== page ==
Maybe this event – and this Lent – will cause those of us who stand on the shores of comfort or cruise through life in luxury to catch a glimpse of the suffering of others. Maybe in the next forty days we will be shown some way of working toward fixing things and making things right for someone else.
On Tuesday, 12th of February 2013, the final hearing for the case of the Cremisan Valley against the Separation Wall was held in front of the Special Appeals Committee in the Magistrate Court in Tel Aviv.
Our friend, Father Ibrahim Shomali, the Parish Priest of Beit Jala, was in the crowded courtroom to observe the proceedings. The Catholic auxiliary bishop of Jerusalem was also present.
A summary of the testimony of both sides is provided by the Society of St. Yves Catholic Center for Human Rights. Obviously, the summary is of a tone that favors the case as presented by the side opposing the building of the wall.
The session ended with no decision by the court. It will be issued after the committee reviews the documents of the case that has gone on for seven years.
Valentine’s Day is my most unfavorite day of the year. Because of the life that I have chosen for myself as a celibate Catholic priest, which, to the best of my ability to know, is the life that God chose for me before I chose it, there is no one to “Be My Valentine.”
When my mother was still with us, I could count on one Valentine. In the mail, year after year, I would receive one of those simple (read: cheap) Valentines on flimsy paper, with the perforated edges indicating that it was one of a sheet of Valentines. It was the kind that I remember being passed around in the first grade. There was no breath-taking or tear-bringing message, like the ones we see on the jewelry and perfume and candy commercials. It would be signed simply with her heartfelt, “Love, Mom.” But mom is gone now for six and a half years. No more Valentines from her.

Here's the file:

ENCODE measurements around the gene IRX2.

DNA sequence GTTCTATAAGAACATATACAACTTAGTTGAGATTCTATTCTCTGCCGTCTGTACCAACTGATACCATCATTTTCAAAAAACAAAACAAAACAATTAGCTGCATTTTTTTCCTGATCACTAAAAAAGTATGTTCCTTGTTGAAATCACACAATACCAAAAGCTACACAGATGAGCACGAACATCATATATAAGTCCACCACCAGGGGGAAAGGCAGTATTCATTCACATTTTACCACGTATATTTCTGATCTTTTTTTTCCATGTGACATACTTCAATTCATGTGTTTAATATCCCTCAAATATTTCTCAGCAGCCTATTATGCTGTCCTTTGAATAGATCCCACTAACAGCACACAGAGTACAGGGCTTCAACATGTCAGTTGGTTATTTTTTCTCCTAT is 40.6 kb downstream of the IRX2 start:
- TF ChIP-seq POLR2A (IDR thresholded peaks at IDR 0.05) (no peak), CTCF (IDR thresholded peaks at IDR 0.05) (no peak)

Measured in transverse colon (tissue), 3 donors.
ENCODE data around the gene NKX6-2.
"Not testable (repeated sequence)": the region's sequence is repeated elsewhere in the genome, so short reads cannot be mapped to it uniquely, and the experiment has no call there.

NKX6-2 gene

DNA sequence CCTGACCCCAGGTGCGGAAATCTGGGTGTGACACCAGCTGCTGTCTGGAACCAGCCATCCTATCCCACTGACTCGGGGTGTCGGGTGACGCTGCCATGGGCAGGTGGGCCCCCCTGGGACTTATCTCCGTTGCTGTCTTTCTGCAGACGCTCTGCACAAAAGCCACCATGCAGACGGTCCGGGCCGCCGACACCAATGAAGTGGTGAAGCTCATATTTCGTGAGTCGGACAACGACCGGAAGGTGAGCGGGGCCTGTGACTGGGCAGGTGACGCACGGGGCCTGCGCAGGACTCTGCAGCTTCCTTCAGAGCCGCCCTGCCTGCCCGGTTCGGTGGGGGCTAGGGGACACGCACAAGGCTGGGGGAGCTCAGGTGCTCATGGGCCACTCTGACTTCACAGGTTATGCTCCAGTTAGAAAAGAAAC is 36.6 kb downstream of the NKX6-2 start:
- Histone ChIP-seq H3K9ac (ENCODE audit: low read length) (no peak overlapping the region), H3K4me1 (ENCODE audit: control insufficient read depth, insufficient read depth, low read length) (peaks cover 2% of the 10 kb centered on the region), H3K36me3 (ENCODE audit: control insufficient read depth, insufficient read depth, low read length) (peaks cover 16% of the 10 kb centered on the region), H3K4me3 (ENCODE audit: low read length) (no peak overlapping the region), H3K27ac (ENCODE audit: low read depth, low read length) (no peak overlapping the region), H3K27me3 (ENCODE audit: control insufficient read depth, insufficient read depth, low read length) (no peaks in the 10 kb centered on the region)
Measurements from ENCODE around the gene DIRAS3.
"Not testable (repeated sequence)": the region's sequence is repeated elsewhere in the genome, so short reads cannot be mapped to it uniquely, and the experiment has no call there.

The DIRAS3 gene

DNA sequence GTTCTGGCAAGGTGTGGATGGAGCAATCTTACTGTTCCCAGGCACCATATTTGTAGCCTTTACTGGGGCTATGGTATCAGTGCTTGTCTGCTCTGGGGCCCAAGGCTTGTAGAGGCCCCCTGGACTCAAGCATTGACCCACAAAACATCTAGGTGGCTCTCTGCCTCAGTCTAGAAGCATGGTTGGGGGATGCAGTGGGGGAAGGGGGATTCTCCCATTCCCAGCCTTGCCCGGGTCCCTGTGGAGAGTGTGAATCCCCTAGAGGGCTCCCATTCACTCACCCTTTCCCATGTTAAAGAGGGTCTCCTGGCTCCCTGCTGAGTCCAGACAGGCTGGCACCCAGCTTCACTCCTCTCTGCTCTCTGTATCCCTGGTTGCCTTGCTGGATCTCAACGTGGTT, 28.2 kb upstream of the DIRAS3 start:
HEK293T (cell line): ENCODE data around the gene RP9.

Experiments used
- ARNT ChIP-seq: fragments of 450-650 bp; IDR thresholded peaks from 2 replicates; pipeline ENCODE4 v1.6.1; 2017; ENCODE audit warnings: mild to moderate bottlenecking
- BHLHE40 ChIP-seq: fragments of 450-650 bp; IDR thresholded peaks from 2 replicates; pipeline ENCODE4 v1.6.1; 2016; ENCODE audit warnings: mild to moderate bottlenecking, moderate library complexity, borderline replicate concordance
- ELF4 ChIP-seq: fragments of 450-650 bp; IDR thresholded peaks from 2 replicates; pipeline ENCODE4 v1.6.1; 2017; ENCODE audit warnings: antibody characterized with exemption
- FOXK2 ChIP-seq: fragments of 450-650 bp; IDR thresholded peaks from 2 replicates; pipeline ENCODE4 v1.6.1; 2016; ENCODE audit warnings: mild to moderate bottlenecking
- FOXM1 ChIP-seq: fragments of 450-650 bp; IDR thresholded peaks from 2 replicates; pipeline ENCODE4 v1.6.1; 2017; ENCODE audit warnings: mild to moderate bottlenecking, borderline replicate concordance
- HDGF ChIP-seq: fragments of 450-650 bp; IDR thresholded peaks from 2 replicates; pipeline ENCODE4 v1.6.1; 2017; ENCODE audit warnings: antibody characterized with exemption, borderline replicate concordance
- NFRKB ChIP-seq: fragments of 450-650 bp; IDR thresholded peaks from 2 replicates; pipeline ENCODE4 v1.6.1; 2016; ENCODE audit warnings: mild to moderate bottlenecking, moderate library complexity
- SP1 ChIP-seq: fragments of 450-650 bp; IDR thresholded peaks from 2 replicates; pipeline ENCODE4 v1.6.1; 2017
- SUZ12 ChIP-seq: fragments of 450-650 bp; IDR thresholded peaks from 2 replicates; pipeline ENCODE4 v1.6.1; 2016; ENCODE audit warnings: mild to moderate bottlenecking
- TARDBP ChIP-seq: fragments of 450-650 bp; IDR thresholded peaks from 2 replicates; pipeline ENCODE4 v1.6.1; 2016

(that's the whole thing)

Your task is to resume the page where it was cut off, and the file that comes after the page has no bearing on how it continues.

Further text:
There is the cutest little blond girl in our parish, six and a half years old. She has taken to making me and bringing me a Valetine’s Day card every year. It so happens that she was born on the day that my mother died. Without her parents knowing me six and a half years ago, and knowing nothing about my mother, they gave their daughter the name, “Isabelle.” That was mom’s name. And they call her, “Izzy.” That is what my sisters and I called mom.
Izzy brought me a Valentines’ Day card today. I smiled. Izzy smiled. My mother smiled.
We are made from dust, but we are not meant for earth. We are meant for heaven.
Lent begins, but Easter beckons.
With Christ let us rise from the ashes of this day!
Mass has been celebrated in Cremisan valley every Friday afternoon at 3:30 p.m. in a prayer-protest of a proposed new section of what is called a separation wall by the Palestinians and a security fence by the Israelis. Whether it is for separation or security, it is definitely a wall, and not a fence, in this section of the structure that divides Beit Jala and Jerusalem.
Earlier in January Father Ibrahim Shomali, the pastor of Annunciation Catholic Church in Beit Jala, celebrated the Mass in the cold and snow, after an unusual snowfall a couple days before.
We see on the altar a blue-green pottery chalice. Father Shomali has used this chalice for the weekly Mass ever since June.
We brought it from Cincinnati as a gift to him and the parish. So, after we used it when we celebrated Mass in that olive grove in Cremisan valley on the edge of the town of Beit Jala in the Bethlehem-area, we left it behind, so that they might remember us in prayer as we remember them in prayer.
Today – Friday, February 8 – will be the last day that Father Shomali will celebrate Mass in that olive grove before the final decision of the Israeli government. A final decision of the Israeli Court will be handed down on February 12. Will Israel take control of the Cremisan valley? Or will the Cremisan valley remain in the hands of the Palestinians?
PRAY. At 8:30 a.m.(Milford time) pray in solidarity with Father Ibrahim and the people of Beit Jala as they celebrate Mass at 3:30 p.m. (Beit Jala time).
ACT. As urged by the United States Conference of Catholic Bishops, sign the petition that will be taken to Israeli authorities in protest of the proposed building of this section of the wall.